Thursday 2 August 2018

The female Kestrel on Buck Hill is giving a splendid show, though her mate is seen less often. Julia was watching her yesterday flying out from the trees on the top of the hill, and also keeping a lookout from a bench in the long grass.

The Kestrel got used to her, and came quite close.

When I went to Buck Hill this morning, the Kestrel was perching in several trees along the top path.

She balanced easily on a swaying branch, then took off.

A second later she landed practically on my feet, realised her mistake, and sped away before I could get a photograph. This picture is of her about ten feet away. She is quite calm about people if they stay still.

She ranged widely over the hill, hovering to get a good view. I think she was eating mainly larger insects such as moths and grasshoppers.

Two young Goldcrests were chasing a parent around a horse chestnut tree near Queen's Gate. This pucture shows one of the young ones on the left, and the parent on the right.

Probably the attraction of this tree is leaf miner moth caterpillars. You can see the damage they have done to the leaves, though this tree is less affected than some.

The male Little Owl near the leaf yard was hiding in the leaves again.

The largest family of thirteen Tufted ducklings is still intact, but I could only get a maximum of twelve of them on the surface at once in this video.

A Herring Gull passed over this Tufted Duck family several times. You can see how effectively the ducklings can dive to avoid it. A Coot can be heard shouting at the gull. The gull appearing later in the video was a smaller Black-Headed Gull, and not dangerous. It only caused a moment of panic.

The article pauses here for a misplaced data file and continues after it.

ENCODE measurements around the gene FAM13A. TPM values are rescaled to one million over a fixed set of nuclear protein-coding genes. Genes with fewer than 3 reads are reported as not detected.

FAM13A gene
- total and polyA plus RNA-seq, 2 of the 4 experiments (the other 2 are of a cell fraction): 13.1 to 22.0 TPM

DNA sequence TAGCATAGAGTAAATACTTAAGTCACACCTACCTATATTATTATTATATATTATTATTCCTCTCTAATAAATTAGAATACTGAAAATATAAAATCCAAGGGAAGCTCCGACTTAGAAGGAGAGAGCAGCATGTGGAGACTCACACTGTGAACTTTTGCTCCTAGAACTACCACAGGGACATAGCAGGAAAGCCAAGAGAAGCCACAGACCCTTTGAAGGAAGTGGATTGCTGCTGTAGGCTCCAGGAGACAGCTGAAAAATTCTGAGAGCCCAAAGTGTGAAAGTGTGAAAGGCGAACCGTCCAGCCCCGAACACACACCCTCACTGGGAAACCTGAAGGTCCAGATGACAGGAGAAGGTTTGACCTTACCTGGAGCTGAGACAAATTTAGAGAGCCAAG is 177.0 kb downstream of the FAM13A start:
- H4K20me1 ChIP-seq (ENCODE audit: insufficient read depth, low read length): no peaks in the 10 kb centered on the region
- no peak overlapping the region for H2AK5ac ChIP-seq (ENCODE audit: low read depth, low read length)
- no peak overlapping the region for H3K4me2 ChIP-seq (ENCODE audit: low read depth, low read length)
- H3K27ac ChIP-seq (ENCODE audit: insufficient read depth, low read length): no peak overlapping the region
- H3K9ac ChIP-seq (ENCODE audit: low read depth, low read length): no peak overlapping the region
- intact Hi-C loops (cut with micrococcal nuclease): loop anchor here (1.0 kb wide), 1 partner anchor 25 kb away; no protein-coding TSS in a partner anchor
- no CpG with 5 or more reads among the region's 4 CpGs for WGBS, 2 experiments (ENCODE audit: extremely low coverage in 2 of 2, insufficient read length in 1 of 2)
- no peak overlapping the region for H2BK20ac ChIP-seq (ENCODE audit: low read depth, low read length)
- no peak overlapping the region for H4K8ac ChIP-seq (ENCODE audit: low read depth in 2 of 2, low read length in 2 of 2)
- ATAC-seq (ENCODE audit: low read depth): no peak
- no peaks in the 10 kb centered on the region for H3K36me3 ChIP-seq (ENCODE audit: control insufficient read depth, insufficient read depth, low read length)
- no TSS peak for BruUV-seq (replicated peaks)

I think this Canada Goose with an almost white head is a pure Canada and not one of the hybrids. The rest of it is completely normal, including black feet. The hybrids have grey or dirty pink feet.

There is a new Coot family with four chicks from a nest in the reed bed at the east end of the Serpentine.

But the large nest at the outflow has vanished. Perhaps a pedalo ran into it. Only two twigs remain. A Common Blue Damselfly perched on one of them.

The sole surviving chick from this nest, which was washed over the weir, was calling from below. I hope its parents are still feeding it until it's large enough to climb out. It's the only chick ever to survive any length of time from a nest here.

The Coot nesting on the raft was mildly annoyed by a visiting Black-Headed Gull.

A Moorhen in the Italian Garden amused itself by walking along the top of the metal fence around a clump of plants.

The young Grey Herons on the island are getting larger and more adult-looking every day.


  1. Hi Ralph,

    the white headed Canada, don’t you reckon there might be a snow goose somewhere in the mix?

    1. There are several Canadas with white speckled heads, of which this is the whitest. I think it's a normal bit of leucism, and not the result of cross-breeding. All the birds are normal in size and shape, and in their colour elsewhere.

  2. Lovely to see the Kestrel's elegant, effortless take-off so close up.

  3. That is a particularly fine-looking Kestrel! That was lucky to see such a handsome bird at such close quarters.

    How sad that only two twigs should remain of the Coots' impressive labour. However one species' loss is another species' win, it seems. That is the way of the world. I hope the coot parents are still feeding the chick. It's made it so far alive, against all odds.

    1. I worry that the Coot parents will be deterred by the loss of their nest and will forget the chick.

      As for the beautiful Kestrel, I can say no more than repeat the link in my previous reply.